Red Eye

There was a time when Wes Craven was considered one of the titans of horror. He had a string of smaller hits in the 70s, directed one of the biggest horror flicks of all time in A Nightmare on Elm Street, and reinvented the genre in the late 90s with the Scream trilogy. But what has he done for us lately? Not much, unfortunately. He inexplicably directed Music of the Heart, that crappy music-teacher-makes-kids-good movie, and then returned to horror earlier this year with Cursed. Now, I haven’t seen that one yet, but I have yet to hear a good review of it. So Craven makes what is being called a “stylistic turn” and brings us a thriller in Red Eye.

The premise is interesting, if a little exploitative in this post-9/11 world. You know, girl meets boy, boy turns out to be psycho killer, and proceeds to terrorize her on the titular flight. Red Eye plays on America’s newest, deepest fear: aeroclaustrophobia. I think I actually just made that word up, but you know what I mean. People are terrified that another hijacking could happen on their flight or worse yet, that they wouldn’t be able to do anything about it. Passenger Rachel McAdams finds herself in such a scenario, as the random guy she chatted with before the flight at the airport bar, one Cillian Murphy, well, turns out he’s not just some stranger. See, he’s lined up an assassin to kill her father, unless she moves as important politico to another room at the hotel she manages, so that he can be easily assassinated. She must choose, Last Crusade style.

Craven can be a master of suspense, and Red Eye does have its share of looming dread, but I never really felt that tension you get from a really good thriller. Perhaps because Murphy is so coolly charismatic as her tormentor, that I found myself hoping he would be triumphant. Cillian Murphy has quickly become one of my must-see actors, meaning I will see anything that he’s in. That’s a pretty short list for me. Even though he essentially plays the same character in Red Eye that he did in Batman Begins, as Jackson Rippner (lame, I know) he provides flirtatious menace in a manner not seen since DeNiro in Cape Fear. Unfortunately, the third act insanity in Batman is carried over to Red Eye, as Murphy devolves from know-it-all mastermind to psycho killer. The climax of the film could have been lifted verbatim from any of Craven’s horror flicks, including the clichés of running up the stairs, breaking a vase on the villains head, and people recovering almost instantly from grievous injuries.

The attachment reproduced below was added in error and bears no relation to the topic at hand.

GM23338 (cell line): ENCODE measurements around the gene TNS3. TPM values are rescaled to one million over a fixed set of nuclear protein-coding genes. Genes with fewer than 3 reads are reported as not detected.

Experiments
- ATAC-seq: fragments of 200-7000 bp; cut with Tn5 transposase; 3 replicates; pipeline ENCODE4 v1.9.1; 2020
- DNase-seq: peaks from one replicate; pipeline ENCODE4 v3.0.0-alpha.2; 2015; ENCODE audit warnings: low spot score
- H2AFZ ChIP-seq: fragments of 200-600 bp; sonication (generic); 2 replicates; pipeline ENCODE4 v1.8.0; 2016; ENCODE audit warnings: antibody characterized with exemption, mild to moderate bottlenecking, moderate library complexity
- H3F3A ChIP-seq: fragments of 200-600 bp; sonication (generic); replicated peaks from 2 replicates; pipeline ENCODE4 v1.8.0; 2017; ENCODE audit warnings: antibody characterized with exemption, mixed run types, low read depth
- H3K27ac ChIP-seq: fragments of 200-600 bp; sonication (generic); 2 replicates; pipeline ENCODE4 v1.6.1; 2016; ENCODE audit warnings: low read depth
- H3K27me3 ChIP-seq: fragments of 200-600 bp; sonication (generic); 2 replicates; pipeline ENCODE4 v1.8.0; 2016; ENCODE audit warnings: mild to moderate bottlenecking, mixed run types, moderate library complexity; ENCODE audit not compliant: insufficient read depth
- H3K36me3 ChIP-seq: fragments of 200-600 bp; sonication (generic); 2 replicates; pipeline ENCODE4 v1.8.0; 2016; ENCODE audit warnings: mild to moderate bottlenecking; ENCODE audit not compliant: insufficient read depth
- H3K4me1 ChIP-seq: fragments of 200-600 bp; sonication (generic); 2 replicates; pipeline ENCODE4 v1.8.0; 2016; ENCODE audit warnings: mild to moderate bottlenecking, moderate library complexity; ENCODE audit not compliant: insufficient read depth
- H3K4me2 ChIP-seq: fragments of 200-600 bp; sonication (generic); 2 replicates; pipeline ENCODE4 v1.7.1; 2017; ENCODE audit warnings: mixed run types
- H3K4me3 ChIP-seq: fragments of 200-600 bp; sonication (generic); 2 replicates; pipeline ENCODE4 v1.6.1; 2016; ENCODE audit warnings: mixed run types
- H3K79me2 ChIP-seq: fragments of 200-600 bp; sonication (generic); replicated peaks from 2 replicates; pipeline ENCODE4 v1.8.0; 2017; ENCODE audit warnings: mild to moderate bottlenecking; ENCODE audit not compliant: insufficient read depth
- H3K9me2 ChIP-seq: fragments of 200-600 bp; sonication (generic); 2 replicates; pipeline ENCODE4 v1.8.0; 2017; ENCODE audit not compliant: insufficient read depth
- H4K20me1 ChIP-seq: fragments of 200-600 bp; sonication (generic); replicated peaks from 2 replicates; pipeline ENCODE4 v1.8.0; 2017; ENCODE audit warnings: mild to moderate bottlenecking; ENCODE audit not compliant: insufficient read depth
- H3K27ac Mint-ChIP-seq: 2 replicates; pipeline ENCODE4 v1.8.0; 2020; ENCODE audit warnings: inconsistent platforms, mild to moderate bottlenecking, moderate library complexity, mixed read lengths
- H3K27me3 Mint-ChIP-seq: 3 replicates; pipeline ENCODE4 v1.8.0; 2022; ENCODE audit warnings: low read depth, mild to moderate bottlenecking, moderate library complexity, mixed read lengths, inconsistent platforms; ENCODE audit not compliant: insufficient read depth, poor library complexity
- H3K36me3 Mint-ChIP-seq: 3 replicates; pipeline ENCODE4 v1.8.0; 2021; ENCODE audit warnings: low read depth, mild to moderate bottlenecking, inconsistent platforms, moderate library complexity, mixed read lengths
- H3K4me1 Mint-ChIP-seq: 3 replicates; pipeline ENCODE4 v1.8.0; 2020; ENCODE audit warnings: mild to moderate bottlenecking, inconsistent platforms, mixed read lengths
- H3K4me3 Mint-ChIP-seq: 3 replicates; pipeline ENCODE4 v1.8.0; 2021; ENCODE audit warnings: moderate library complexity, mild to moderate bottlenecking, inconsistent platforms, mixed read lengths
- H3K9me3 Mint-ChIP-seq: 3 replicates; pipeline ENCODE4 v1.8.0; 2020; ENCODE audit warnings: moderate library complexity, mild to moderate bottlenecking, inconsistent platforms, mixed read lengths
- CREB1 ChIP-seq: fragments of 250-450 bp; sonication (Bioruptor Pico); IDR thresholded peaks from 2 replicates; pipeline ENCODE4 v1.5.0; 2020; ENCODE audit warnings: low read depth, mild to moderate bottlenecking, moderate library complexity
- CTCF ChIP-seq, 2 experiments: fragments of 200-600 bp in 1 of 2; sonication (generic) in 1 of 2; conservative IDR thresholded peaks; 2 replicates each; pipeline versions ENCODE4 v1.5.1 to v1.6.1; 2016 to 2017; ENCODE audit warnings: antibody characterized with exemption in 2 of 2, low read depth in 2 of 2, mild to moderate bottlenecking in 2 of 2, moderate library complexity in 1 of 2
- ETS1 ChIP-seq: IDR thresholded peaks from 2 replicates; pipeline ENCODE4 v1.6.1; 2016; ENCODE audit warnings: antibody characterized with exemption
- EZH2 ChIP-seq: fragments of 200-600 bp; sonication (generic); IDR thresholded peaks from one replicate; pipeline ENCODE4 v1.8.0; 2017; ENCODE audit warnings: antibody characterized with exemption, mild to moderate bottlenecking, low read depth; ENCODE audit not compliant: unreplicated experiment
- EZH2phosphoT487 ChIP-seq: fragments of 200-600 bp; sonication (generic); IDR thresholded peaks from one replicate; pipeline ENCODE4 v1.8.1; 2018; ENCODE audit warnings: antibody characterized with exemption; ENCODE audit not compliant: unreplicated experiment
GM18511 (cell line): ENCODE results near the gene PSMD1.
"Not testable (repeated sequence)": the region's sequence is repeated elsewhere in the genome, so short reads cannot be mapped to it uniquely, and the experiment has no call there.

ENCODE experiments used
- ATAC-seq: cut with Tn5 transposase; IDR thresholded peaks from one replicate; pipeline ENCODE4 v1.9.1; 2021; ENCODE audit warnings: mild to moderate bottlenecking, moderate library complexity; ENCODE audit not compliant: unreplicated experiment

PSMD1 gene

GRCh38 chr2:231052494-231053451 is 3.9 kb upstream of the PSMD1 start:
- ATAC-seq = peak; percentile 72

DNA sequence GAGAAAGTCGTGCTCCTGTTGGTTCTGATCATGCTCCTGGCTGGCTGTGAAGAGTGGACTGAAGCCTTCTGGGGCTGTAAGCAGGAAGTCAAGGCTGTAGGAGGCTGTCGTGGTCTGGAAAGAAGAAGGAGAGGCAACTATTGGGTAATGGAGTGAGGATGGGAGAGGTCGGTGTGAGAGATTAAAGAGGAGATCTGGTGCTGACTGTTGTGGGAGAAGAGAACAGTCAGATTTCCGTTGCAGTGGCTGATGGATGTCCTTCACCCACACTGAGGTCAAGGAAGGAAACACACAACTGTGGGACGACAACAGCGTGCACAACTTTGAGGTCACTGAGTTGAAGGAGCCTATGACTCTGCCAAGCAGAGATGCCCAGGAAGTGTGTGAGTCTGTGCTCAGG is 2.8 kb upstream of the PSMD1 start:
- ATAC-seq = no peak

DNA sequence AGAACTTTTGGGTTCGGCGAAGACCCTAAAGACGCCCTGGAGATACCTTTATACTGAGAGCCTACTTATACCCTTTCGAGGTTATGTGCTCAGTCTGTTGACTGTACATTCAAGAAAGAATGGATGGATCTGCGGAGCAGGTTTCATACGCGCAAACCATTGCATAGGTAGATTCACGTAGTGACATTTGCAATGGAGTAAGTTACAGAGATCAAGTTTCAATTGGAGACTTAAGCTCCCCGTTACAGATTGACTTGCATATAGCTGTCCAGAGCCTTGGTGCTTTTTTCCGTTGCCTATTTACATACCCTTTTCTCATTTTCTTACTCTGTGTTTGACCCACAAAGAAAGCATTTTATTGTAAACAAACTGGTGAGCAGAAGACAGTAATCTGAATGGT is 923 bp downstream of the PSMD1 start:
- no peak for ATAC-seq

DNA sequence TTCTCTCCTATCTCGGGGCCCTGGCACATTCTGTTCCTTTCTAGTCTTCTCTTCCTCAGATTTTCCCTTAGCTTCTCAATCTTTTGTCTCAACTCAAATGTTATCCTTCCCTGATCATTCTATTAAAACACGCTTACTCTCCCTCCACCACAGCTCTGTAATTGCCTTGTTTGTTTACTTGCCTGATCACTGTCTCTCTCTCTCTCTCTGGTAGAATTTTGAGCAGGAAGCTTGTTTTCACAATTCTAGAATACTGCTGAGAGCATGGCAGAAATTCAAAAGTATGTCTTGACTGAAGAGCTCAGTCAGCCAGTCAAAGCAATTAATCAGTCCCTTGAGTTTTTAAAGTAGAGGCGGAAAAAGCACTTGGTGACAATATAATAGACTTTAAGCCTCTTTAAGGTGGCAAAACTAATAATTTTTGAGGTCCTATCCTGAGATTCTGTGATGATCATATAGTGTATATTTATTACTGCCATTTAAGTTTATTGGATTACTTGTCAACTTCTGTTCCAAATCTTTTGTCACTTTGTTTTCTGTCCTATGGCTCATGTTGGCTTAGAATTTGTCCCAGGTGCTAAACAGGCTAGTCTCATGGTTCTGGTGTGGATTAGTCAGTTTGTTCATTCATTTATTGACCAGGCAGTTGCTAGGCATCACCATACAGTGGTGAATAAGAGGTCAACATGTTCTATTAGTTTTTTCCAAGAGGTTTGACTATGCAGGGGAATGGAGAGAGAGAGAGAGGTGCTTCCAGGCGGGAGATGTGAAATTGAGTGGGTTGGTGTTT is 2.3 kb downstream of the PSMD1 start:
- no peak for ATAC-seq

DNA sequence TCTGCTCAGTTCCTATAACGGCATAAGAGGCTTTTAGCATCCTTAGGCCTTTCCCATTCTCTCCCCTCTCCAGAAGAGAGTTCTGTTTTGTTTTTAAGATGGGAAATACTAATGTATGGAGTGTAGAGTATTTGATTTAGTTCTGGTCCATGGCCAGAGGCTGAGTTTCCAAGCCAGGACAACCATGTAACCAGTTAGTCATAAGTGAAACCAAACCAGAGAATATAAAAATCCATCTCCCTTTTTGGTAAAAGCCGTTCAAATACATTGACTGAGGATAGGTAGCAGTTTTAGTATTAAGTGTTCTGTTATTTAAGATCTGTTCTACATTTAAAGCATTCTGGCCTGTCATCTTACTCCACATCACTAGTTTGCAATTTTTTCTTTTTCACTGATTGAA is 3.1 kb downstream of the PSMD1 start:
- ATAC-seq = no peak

Red Eye is a bit of a departure for Craven, emphasis on bit. He tries to work his slasher formula into everyday life, but the plot twists just had me shaking my head in disbelief. I can’t fault the stars, or Craven for that matter, for the mediocrity of this film. It is what it is. With a bit more thought into the screenplay, and a less formulaic ending, though, Red Eye could have been a great thriller. As is, it gets a C+ .


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